Cutting back on sweetened drinks is considered to be one of the most promising ways to prevent childhood obesity. Several studies have shown that the amount of soda kids drink is the strongest predictor of their Body Mass Index, a measurement that compares weight to height. The more they drink, the heavier they are.
A 3-year study of more than 10,000 9-14 year olds found that tweens who increased their sweetened beverage intake over one year had greater increases in their Body Mass Index than those who did not (Berkey, 2004).
Sweetened beverages include carbonated soft drinks and non-carbonated juice drinks, powdered drinks, sweetened tea, sports drinks and energy drinks. Sweetened Beverages are the leading source of calories in the American diet and the leading source of sugar for youth. A study of 4th-5th graders showed that students with the highest intake of sweetened beverages consumed on average 330/calories a day more than those who didn’t drink these drinks.
Why are kids drinking so much of the sweet stuff? Lots of reasons: an explosion of new products, more advertising aimed toward youth, larger serving sizes, lower prices, increased fast food purchases with soft drinks as the main beverage, self serve drink stations, free refills and fewer parental limits. As tweens drink more sweetened beverages, they drink fewer nutritious beverages like milk, 100% juice and water. Other health problems associated with high sweetened beverages intake include more cavities, enamel erosion, osteoporosis, kidney stones and nutrient deficiencies.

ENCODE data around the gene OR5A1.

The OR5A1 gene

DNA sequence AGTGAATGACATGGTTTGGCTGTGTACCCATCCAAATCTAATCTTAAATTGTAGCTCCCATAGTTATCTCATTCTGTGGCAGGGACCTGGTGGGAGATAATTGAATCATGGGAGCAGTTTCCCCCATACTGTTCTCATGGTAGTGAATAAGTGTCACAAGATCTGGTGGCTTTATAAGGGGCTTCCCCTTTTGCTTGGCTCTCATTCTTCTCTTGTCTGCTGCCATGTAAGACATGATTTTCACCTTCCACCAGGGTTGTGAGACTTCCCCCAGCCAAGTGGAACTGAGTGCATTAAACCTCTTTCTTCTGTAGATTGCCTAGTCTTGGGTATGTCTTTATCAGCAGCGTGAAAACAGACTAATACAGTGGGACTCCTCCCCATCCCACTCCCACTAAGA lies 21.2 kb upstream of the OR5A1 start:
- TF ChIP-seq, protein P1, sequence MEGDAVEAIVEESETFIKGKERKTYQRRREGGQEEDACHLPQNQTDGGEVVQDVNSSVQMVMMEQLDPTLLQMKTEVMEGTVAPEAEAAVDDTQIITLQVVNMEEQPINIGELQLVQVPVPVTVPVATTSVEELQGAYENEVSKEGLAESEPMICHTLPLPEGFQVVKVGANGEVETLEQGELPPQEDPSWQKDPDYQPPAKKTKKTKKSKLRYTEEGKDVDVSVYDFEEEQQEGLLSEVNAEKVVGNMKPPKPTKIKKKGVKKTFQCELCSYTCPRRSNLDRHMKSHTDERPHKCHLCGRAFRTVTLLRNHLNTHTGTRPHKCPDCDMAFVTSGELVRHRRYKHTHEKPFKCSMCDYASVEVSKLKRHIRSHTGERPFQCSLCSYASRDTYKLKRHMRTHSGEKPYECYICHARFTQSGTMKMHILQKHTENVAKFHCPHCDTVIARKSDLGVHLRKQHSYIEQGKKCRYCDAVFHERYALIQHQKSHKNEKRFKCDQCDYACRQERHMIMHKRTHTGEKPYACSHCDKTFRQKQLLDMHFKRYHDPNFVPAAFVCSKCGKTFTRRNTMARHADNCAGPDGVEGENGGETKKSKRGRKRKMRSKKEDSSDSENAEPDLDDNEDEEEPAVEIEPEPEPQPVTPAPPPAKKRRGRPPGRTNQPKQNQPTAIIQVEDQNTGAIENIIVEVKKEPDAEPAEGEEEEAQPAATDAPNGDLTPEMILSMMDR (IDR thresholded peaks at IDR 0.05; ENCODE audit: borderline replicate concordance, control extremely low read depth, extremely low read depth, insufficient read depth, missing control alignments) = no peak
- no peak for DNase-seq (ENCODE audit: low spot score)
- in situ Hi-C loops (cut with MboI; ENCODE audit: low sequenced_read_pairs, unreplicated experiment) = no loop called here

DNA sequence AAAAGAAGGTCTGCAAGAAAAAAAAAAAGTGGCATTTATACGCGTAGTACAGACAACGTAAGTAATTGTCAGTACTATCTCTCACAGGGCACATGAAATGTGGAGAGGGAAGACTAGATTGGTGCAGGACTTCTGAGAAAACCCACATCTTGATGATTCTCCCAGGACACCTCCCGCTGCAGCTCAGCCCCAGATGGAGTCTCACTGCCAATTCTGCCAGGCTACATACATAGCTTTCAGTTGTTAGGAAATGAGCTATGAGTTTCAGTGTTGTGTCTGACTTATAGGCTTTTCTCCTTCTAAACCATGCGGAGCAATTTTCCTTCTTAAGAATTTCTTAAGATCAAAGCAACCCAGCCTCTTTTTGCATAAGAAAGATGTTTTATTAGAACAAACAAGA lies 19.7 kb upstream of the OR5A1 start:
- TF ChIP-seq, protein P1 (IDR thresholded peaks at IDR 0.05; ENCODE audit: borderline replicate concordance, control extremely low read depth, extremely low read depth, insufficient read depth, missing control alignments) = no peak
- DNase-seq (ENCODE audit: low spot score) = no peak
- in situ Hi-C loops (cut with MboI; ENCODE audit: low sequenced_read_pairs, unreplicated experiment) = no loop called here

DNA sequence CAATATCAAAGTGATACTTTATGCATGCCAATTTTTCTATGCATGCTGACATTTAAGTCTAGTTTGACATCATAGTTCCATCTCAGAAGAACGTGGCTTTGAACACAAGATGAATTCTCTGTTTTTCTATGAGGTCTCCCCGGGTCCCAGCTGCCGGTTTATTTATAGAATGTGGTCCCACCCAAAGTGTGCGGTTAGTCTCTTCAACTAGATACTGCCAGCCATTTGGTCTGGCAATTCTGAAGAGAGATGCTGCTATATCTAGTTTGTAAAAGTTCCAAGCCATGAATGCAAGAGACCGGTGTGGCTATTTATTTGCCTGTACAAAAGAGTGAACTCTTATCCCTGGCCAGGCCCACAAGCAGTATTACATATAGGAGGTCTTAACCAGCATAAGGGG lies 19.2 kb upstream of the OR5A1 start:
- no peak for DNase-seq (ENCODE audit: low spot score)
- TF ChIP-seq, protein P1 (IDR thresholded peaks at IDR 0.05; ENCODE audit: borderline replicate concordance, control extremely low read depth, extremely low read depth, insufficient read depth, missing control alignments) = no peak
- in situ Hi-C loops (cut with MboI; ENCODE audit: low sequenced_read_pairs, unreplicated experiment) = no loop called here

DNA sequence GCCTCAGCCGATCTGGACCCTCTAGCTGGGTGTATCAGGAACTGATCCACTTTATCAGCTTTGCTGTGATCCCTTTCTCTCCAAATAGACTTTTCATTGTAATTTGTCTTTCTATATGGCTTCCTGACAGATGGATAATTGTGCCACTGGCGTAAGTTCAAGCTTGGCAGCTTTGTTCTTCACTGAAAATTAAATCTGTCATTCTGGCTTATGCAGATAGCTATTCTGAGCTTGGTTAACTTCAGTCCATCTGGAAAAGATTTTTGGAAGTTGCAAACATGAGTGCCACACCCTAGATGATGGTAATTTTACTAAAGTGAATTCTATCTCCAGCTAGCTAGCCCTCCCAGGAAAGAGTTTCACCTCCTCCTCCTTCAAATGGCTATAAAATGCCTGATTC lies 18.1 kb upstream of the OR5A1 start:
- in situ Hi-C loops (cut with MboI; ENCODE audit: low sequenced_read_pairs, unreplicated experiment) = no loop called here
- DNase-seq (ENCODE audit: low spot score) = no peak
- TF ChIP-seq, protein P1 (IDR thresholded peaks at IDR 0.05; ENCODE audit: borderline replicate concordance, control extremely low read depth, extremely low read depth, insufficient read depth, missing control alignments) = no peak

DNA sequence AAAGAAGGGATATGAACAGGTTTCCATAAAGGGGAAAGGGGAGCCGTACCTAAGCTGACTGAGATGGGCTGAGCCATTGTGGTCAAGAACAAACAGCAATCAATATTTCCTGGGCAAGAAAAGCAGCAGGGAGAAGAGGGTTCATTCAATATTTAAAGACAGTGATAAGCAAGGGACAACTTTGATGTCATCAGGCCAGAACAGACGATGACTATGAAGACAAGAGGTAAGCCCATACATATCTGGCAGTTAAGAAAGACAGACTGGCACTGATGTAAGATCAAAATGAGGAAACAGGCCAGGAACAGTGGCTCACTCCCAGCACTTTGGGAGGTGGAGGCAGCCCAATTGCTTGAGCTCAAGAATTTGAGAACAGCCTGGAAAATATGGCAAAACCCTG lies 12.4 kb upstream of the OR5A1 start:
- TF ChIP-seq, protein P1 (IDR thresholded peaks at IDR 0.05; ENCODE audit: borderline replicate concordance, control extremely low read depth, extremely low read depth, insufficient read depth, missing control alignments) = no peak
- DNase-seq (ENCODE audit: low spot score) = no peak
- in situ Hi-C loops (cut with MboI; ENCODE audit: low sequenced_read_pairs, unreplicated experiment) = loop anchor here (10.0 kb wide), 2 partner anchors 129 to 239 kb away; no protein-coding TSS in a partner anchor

We need to start thinking of the sugar in sweetened drinks as wasted calories that provide no nutritional benefits. If your kids are drinking a lot of these drinks, it’s not too late to make a change. Help them gradually cut back and learn to make water the drink of choice.
Link to How to help your kids cut back on sweetened drinks.